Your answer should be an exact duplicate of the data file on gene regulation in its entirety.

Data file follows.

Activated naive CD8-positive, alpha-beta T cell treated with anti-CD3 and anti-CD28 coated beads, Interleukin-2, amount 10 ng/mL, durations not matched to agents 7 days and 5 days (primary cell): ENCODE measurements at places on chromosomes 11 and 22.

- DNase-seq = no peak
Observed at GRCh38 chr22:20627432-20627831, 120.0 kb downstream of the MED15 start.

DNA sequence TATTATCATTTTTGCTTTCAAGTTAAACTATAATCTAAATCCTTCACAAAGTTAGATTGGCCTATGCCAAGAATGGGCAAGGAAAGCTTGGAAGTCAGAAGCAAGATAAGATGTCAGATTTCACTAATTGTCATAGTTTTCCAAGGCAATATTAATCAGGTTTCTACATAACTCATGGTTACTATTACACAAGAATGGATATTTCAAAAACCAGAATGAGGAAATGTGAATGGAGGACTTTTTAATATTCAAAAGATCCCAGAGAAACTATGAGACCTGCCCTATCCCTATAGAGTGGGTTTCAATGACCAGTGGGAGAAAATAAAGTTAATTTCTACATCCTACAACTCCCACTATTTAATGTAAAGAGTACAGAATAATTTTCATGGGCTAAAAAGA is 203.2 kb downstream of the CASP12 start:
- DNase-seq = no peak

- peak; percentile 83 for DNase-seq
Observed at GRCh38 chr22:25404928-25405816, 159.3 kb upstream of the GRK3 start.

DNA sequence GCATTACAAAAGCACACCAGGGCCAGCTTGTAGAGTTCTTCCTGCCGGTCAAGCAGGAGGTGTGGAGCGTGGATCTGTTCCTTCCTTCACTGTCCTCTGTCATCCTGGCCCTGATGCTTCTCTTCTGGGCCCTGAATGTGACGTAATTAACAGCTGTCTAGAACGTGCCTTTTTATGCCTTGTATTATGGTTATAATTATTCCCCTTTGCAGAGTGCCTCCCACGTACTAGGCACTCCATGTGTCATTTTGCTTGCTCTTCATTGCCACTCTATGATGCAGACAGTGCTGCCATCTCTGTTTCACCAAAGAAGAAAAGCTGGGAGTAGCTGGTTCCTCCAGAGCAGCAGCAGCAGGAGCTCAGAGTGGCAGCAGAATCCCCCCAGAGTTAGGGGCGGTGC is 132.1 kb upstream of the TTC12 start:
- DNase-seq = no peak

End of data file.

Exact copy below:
Activated naive CD8-positive, alpha-beta T cell treated with anti-CD3 and anti-CD28 coated beads, Interleukin-2, amount 10 ng/mL, durations not matched to agents 7 days and 5 days (primary cell): ENCODE measurements at places on chromosomes 11 and 22.

- DNase-seq = no peak
Observed at GRCh38 chr22:20627432-20627831, 120.0 kb downstream of the MED15 start.

DNA sequence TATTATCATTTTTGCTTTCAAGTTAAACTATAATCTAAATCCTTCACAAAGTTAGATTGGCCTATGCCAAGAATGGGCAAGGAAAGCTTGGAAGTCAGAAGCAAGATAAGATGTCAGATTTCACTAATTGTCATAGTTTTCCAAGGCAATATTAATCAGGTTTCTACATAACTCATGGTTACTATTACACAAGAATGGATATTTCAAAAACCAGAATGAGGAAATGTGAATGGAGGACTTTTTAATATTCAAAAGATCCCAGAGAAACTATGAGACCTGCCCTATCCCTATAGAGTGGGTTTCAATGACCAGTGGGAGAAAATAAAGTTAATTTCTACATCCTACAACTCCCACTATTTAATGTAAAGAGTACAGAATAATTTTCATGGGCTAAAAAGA is 203.2 kb downstream of the CASP12 start:
- DNase-seq = no peak

- peak; percentile 83 for DNase-seq
Observed at GRCh38 chr22:25404928-25405816, 159.3 kb upstream of the GRK3 start.

DNA sequence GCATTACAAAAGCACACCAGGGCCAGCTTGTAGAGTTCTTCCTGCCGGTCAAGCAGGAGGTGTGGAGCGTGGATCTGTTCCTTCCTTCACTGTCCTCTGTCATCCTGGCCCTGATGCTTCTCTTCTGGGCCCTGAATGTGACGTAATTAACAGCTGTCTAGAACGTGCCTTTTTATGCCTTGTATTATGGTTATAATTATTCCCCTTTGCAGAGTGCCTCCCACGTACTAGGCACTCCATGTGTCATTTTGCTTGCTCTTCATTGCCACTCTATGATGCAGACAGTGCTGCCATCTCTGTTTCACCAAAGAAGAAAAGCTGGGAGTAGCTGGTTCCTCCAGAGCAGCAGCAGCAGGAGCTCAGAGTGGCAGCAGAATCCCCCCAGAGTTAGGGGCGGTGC is 132.1 kb upstream of the TTC12 start:
- DNase-seq = no peak